We’ve all had sleepless nights when our minds are occupied. Its no surprise that we’ll have better sleep when our mind is relaxed. Different techniques work for different people. You need to find what techniques work for you and do it on a regular basis. Whether it’s exercising on a regular basis or writing down your mental chatter before bed.
Various kinds of mindfulness exercises have been shown to help with many aspects of our health and sleep quality is no exception. There are many ways to achieve mindfulness. One study showed mindfulness meditation to improve sleep parameters in individuals suffering from insomnia. Other mindfulness activities such as journaling before bed have also been found to be helpful. (7) Cognitive Behavioral Therapy (CBT) is a very beneficial tool for stress management and many mental health conditions. It is a tool usually taught with the help of a trained health care practitioner. A study found CBT improving insomnia showing long-term results. (8)
Another tool that you can use to help with your sleeping troubles is acupuncture treatments. These treatments can take anywhere between 15 to 30 minutes. The number and frequency of treatment sessions depends on your individual case. The treatment plans are tailored to your individual needs.
Many studies have shown acupuncture treatments to be beneficial for both primary insomnia (9) and insomnia caused by other health conditions such as menopause (10).
Another way to improve your sleep is incorporating herbal teas in your daily routine a few hours before bed. Medicinal herbs such as passionflower, chamomile and valerian, found in many over the counter products, have been well known to help with insomnia and there have been many studies supporting them.
Passionflower, scientifically known as Passiflora incarnata, has been used for its sedative effects for years to help with insomnia and anxiety. It positively impacts GABA receptors in our bodies, which are responsible for relaxation of our brain and muscles, resulting in less anxiety, depression and better quality sleep. (11) It is also known for other properties such as analgesia, antispasmotic and antiasthmatic properties. (12)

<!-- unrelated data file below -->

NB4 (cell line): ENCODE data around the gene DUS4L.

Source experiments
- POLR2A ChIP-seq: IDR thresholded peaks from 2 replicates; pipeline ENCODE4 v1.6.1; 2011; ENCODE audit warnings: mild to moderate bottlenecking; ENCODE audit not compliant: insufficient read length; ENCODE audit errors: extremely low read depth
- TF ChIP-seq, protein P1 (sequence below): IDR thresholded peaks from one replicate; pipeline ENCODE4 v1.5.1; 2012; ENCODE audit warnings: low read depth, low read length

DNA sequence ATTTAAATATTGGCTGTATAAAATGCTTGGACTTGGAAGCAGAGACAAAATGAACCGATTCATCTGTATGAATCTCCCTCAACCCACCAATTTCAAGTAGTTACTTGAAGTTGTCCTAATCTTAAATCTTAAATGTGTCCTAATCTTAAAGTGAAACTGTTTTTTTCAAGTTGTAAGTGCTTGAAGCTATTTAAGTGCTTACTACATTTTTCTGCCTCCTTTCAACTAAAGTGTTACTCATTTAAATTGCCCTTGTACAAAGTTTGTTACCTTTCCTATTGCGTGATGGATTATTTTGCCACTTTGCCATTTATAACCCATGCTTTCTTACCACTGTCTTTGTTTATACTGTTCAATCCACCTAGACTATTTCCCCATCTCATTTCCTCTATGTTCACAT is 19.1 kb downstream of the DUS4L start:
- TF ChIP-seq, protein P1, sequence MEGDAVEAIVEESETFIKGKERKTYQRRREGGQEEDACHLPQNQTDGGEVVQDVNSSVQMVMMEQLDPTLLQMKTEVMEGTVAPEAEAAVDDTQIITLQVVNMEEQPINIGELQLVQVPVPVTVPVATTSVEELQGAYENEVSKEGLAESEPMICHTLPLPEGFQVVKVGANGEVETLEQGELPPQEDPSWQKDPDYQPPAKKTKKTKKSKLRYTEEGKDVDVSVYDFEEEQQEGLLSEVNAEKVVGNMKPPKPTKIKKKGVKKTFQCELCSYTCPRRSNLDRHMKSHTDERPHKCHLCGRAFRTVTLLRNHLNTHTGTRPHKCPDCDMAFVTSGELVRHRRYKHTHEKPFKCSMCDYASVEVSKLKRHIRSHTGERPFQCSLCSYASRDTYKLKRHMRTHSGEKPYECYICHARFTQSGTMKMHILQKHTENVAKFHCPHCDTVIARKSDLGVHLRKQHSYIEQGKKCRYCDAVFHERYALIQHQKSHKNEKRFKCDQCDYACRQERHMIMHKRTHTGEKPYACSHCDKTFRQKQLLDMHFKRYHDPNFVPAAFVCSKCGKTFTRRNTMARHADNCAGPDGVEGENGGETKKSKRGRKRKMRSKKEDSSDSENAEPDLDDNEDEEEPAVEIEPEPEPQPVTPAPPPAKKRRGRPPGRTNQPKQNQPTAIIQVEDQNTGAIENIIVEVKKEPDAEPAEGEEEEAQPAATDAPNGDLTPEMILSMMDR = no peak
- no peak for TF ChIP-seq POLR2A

Chamomile, also known as Matricaria chamomilla has very similar properties to passionflower, known for its analgesic and spasmolytic properties. Having sedative properties it has been shown to be an effective and safe option to improve sleep in the elderly (13) as well as postnatal women. (14)
Valeriana officinalis, or valerian root, also works on the GABA receptors causing relaxation. (15) The herbs mentioned can be found in bulk or as teabags. Steep a teaspoon or a teabag of the desired herb for 10 minutes and drink 1 to 2 hours before bed. If you’re using an over the counter product containing these herbs make sure you discuss using it with your health care practitioner to make sure it is suitable for you. Herbs and natural products can have undesirable effects if taken without consultation especially if taken with medications.
As mentioned earlier melatonin is required for restful sleep. Melatonin is a hormone naturally made in your body but can also be found in foods such as fruits, vegetables, and grains. You can also find it in supplement form. Generally speaking, it works by regulating the sleep/wake rhythm and promoting sleep. Its been shown to reduce sleep onset time and increase sleep duration. (16)
Magnesium is another relatively safe supplement used to help with sleep disturbances. It’s been shown to improve sleep efficiency, sleep time and sleep onset and early morning awakening by its positive impact on GABA receptors. (17)
In conclusion, the information mentioned in this article includes relatively safe ways to improve your sleep. However if sleep disturbances persist or if you notice other new symptoms it is important to discuss things with your health care practitioner.